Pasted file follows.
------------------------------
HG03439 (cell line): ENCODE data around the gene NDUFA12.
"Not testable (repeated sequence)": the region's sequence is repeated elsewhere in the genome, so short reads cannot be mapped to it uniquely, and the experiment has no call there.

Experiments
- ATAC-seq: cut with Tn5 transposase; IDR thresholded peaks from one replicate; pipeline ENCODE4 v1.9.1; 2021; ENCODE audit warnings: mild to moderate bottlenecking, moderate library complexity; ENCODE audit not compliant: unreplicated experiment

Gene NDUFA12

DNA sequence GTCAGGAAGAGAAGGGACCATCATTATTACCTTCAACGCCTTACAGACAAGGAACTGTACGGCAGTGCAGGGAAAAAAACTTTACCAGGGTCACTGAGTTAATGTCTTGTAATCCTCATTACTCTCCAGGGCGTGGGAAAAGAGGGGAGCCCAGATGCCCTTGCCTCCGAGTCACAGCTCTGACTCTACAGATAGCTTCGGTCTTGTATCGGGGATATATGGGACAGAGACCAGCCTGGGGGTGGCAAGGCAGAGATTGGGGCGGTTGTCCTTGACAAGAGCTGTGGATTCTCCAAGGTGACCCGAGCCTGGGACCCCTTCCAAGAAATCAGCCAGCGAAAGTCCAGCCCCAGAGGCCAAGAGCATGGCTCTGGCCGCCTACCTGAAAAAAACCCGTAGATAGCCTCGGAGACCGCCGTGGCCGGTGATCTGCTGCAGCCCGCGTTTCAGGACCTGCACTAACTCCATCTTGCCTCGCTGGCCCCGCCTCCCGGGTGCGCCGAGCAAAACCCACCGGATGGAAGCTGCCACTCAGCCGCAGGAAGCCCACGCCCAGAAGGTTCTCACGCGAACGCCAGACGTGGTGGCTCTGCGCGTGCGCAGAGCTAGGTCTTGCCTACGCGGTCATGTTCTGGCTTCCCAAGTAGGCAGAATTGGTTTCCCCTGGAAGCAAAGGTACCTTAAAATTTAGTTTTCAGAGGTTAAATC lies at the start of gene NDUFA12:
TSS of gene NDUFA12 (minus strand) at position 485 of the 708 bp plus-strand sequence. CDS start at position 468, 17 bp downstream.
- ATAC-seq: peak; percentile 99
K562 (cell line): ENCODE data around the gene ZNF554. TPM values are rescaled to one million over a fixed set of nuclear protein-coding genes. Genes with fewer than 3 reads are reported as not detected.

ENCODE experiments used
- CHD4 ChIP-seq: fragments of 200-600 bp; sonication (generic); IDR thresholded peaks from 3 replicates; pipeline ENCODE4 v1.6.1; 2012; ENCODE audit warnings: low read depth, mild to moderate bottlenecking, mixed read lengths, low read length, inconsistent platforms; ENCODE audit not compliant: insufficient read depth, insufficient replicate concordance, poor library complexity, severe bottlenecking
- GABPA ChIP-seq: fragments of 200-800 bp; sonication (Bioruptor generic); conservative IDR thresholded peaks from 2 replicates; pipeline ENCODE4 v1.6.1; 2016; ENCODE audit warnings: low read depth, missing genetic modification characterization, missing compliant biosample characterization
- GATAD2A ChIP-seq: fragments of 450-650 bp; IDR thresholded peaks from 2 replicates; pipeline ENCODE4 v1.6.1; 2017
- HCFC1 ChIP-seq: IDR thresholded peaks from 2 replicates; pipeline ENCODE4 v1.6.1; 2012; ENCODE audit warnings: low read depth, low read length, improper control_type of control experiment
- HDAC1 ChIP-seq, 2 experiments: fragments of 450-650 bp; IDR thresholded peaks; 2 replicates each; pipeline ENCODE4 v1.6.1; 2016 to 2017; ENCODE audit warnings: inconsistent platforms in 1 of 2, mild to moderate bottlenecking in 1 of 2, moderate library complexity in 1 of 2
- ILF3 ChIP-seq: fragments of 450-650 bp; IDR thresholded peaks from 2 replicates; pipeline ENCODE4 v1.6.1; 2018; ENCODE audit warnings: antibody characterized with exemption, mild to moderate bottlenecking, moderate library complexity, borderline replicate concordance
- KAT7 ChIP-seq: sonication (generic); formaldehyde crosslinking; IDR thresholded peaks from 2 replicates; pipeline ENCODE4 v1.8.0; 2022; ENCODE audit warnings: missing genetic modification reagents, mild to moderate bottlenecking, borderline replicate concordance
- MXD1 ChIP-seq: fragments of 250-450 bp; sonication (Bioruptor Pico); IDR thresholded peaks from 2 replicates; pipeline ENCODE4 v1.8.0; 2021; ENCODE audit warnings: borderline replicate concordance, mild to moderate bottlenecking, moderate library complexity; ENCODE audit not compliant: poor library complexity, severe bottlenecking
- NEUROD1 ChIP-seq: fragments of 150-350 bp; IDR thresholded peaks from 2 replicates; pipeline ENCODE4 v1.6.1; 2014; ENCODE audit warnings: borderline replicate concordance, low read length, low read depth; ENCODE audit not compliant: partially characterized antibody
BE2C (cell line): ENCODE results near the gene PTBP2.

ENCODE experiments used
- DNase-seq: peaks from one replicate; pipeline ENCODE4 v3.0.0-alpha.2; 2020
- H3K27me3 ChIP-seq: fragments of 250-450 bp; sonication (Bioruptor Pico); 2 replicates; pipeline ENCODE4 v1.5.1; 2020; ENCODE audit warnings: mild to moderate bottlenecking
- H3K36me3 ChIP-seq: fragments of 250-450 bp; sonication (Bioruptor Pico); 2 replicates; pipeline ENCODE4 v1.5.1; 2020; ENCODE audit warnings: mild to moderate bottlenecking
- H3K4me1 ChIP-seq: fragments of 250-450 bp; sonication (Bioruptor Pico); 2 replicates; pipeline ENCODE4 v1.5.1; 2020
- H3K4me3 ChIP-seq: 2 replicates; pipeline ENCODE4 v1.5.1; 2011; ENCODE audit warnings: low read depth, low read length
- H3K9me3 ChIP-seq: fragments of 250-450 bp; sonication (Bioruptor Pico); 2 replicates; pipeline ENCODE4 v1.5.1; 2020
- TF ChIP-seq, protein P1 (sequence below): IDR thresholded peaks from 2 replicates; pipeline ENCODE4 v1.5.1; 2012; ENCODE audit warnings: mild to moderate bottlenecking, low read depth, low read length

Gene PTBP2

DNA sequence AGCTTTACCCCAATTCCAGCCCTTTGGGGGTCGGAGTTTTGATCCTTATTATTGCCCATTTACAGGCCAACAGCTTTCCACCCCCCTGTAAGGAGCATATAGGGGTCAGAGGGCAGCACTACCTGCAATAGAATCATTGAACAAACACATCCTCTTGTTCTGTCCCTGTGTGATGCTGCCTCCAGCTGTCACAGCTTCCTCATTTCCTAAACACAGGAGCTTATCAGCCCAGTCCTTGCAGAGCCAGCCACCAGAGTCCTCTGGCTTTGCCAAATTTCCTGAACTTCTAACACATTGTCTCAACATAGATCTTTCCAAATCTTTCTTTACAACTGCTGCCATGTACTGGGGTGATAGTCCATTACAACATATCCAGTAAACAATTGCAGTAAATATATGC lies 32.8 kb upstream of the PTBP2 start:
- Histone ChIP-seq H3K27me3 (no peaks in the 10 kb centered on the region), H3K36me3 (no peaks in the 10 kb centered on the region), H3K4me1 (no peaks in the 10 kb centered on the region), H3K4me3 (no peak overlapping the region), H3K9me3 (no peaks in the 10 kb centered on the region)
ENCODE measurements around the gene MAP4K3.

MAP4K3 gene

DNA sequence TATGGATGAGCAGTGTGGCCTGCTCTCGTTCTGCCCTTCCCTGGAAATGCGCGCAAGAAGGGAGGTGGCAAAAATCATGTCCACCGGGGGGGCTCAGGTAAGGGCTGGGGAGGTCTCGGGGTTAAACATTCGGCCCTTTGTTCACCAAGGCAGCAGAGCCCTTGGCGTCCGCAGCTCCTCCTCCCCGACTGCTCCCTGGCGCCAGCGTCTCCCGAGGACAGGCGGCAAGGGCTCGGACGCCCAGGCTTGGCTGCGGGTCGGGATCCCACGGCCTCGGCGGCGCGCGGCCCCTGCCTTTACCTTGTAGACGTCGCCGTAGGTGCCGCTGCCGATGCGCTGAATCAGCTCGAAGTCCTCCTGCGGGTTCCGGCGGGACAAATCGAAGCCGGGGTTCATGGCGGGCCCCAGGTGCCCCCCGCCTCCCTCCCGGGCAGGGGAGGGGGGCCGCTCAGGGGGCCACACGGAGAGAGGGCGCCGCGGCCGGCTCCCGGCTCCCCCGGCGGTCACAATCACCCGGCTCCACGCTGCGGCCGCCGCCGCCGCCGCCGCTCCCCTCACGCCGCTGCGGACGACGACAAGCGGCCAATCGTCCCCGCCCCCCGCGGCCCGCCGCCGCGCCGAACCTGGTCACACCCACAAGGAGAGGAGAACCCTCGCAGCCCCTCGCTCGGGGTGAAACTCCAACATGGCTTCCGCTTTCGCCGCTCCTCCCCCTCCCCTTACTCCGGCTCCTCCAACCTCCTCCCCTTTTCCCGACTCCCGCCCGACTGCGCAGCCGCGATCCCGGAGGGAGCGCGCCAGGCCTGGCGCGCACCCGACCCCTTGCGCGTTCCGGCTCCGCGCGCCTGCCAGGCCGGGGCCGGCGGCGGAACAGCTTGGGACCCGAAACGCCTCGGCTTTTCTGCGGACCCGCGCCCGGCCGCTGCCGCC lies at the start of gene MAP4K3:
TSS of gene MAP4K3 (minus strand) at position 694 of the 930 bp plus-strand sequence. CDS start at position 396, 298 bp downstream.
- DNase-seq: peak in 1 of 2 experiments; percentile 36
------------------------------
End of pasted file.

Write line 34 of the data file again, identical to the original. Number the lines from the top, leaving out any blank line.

DNA sequence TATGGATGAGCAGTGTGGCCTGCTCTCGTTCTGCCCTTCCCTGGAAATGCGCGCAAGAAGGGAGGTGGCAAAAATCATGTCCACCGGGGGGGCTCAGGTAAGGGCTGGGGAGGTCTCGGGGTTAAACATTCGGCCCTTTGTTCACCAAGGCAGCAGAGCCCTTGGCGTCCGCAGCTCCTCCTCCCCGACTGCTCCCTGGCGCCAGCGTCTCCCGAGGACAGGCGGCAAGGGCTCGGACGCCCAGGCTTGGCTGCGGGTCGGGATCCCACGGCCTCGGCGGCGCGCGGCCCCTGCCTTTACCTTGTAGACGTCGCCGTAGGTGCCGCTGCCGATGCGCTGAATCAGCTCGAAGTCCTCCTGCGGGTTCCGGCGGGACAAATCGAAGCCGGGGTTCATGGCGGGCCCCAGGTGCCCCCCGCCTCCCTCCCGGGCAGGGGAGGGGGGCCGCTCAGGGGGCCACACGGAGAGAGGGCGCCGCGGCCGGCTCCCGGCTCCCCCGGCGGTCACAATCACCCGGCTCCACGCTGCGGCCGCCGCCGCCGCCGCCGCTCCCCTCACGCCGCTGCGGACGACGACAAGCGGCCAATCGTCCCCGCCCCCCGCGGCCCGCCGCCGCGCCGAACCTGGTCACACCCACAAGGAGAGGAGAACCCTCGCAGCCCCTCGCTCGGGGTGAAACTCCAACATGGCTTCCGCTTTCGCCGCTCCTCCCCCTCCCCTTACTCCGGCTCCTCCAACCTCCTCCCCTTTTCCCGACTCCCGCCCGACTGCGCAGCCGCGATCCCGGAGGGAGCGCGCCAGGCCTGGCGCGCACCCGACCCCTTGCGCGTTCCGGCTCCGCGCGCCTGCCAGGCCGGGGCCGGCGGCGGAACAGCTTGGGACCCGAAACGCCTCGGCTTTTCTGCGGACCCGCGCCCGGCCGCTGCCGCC lies at the start of gene MAP4K3: